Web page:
Of all of the economic evils of the Morrison Government, this one is the worst. The new outlook for the AEMO for gas:
- In the short term, new greenfield infrastructure solutions are unlikely to be operating in time for the earliest identified risk of gas shortfalls, in winter 2023. Brownfield solutions, such as duplication of the Winchelsea compressor on the South West Pipeline (SWP), may still be possible and improve supply available to south-eastern demand centres. Otherwise, the most likely lever to mitigate these risks is demand management at times of peak gas demand (in particular, reducing how much gas is used at these times to generate electricity).
- In some scenarios, AEMO forecasts a risk of gas shortfalls in extreme weather conditions from winter 2023. The risk arises in south-eastern regions where gas flow is constrained by existing pipeline capacity limits
- New South Wales, the Australian Capital Territory, Victoria and Tasmania. The 2021 GSOO identified this risk but expected Port Kembla Energy Terminal (PKET) to be operating by winter 2023.
- Developers now advise that they remain committed to the terminal and associated pipeline infrastructure, but insufficient customer contracts have delayed the relocation and operation of the floating storage and regasification unit (FRSU), and project works will not be complete until late 2023. AEMO now classifies the project as anticipated supply for winter 2024.
- South-eastern gas production will drop significantly from 2023, and shallow liquified natural gas (LNG) storages will need to be managed so they can help mitigate shortfall risks. Since last year, some producers now expect more short-term south-eastern supply, and more pipeline capacity to move gas to the south-east has been committed, but this does not remove the risk entirely. .
- Unlike the NEM, the gas markets have limited mechanisms to deliver broad consumer demand response. Co-ordinating gas and electricity systems will be important to achieve demand response
The above is the AEMO base case but it has worse scenarios. Even in this base case, the east coast is 50Pj short by the mid-2030s.
Even more terrifying, LNG imports cover 150Pj of demand within five years. The gas price in Asia today is $36Gj versus $14Gj here. It will come down but the Russian sanctions are likely permanent and some kind of geopolitical premium is as well. The local historic average is $2-3Gj.
There is, of course, plenty of cheap Aussie gas. It is coming out of the ground at a cash cost of $1Gj or less now that development costs are sunk.
But, the gas cartel is shipping it all to Asia via QLD:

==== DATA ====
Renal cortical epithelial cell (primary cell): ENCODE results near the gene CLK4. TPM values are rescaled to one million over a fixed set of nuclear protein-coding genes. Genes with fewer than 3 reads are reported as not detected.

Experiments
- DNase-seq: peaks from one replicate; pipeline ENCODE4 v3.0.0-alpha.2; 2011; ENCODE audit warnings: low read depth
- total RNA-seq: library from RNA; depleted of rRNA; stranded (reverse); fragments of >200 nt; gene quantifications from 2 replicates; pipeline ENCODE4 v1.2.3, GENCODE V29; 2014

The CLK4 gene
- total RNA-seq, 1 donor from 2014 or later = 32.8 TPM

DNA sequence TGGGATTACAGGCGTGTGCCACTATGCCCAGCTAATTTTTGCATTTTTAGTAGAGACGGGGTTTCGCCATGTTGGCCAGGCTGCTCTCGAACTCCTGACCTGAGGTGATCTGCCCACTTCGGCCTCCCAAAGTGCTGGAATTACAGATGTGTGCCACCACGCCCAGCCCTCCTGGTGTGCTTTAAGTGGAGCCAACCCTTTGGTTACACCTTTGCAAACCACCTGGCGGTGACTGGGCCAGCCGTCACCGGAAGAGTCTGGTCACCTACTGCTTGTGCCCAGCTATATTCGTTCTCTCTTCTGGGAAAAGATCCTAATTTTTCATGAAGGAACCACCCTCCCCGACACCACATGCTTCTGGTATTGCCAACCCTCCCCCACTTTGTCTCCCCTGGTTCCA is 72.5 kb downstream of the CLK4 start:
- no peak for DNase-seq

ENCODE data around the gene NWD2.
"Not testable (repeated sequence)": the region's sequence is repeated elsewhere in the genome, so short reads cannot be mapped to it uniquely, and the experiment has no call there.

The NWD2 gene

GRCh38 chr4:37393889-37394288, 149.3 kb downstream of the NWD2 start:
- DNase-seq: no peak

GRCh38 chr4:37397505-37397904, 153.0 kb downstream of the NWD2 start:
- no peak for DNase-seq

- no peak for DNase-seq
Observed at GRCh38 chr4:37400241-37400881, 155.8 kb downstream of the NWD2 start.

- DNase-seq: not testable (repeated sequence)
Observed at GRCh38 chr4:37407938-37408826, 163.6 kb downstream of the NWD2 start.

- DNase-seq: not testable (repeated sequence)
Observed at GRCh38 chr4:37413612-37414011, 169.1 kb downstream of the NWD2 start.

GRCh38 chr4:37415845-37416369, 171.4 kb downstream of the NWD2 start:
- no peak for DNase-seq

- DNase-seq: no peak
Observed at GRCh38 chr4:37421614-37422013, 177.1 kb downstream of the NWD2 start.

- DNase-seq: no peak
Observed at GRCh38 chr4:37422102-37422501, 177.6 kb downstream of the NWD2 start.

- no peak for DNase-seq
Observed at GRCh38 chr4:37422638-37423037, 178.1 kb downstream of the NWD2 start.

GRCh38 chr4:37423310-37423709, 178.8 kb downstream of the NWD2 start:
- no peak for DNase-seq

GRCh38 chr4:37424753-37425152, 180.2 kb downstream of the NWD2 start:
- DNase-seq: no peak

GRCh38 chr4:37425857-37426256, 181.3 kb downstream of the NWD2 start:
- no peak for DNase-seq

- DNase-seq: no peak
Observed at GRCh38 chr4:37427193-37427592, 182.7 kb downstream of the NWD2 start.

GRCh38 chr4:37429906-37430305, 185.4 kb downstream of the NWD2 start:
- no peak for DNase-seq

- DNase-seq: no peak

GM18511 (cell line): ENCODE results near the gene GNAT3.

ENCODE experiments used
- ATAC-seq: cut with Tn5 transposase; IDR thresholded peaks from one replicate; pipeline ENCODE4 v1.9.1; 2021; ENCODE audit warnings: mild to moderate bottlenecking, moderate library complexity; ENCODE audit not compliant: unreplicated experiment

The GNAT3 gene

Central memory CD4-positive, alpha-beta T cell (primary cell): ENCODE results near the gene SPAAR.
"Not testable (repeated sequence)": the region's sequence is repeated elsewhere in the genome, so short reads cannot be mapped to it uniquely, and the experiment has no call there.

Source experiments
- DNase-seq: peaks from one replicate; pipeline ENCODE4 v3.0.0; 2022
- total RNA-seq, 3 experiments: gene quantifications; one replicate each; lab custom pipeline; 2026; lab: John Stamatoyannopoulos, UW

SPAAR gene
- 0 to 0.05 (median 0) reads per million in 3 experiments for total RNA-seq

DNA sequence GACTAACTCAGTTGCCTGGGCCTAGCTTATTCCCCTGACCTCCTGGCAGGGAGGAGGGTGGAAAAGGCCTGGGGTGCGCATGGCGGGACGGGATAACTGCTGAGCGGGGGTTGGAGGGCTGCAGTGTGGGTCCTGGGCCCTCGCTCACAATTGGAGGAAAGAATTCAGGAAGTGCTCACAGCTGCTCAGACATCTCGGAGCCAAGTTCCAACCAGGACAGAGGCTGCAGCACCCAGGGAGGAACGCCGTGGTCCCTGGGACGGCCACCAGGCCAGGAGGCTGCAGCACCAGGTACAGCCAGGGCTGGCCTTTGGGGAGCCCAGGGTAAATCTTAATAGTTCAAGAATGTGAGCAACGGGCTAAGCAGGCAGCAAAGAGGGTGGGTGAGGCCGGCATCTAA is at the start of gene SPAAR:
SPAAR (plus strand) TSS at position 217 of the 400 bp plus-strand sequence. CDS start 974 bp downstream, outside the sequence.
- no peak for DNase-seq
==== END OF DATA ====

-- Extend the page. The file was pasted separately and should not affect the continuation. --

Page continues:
- 1141Pj of gas last year.
- 757Pj of that went to China.
In short, the Morrison Government gas cartel is currently shipping gas to China to make weapons to threaten Australia and leaving ourselves so short that we can’t sustain our own industrial base to compete either economically or militarily.
The solution is domestic gas reservation, at a fixed price if necessary, of up to 200Pj per annum over the next twenty years. Take it from China and the price goes up in Asia costing us nothing.
In the midst of Cold War 2.0 it is preposterous to describe this as soverign risk. The risk is clearly to the sovereign as displayed in the Solomon Islands today.
Why are we committing this peculiar form of national suicide? This:
Everyone wondered whether there was some connection between the government’s direction and its financial indebtedness to the fossil fuel industry. But no one could prove it. Why? Because the Commonwealth doesn’t have real time disclosure of political donations.
Only now, long after the public’s attention has moved on, have those suspicions been confirmed. Thanks to the donations data recently made public on the Australian Electoral Commission site, we know that fossil fuel companies — and the gas industry in particular — were giving generously to both major parties at the time, a whopping $1,329,754 to be precise, with just over half of this from the gas industry.
The Coalition got the lion’s share ($731,534), although Labor collected the not-insignificant sum of $598,220.
If you add to the Coalition’s total for that year the just over $1 million the LNP harvested from fossil fuel via its fundraising entity Cormack, the Coalition’s indebtedness to gas, coal and mining in the 2020-21 period swells to $1,735,048.
Is this proof of corruption? No, but it certainly gives reason for voters to consider whether corruption has taken place. To wit, whether the gas-led recovery policy was designed and intended by the Morrison government to serve the public interest or private ones.
This is commodity treason.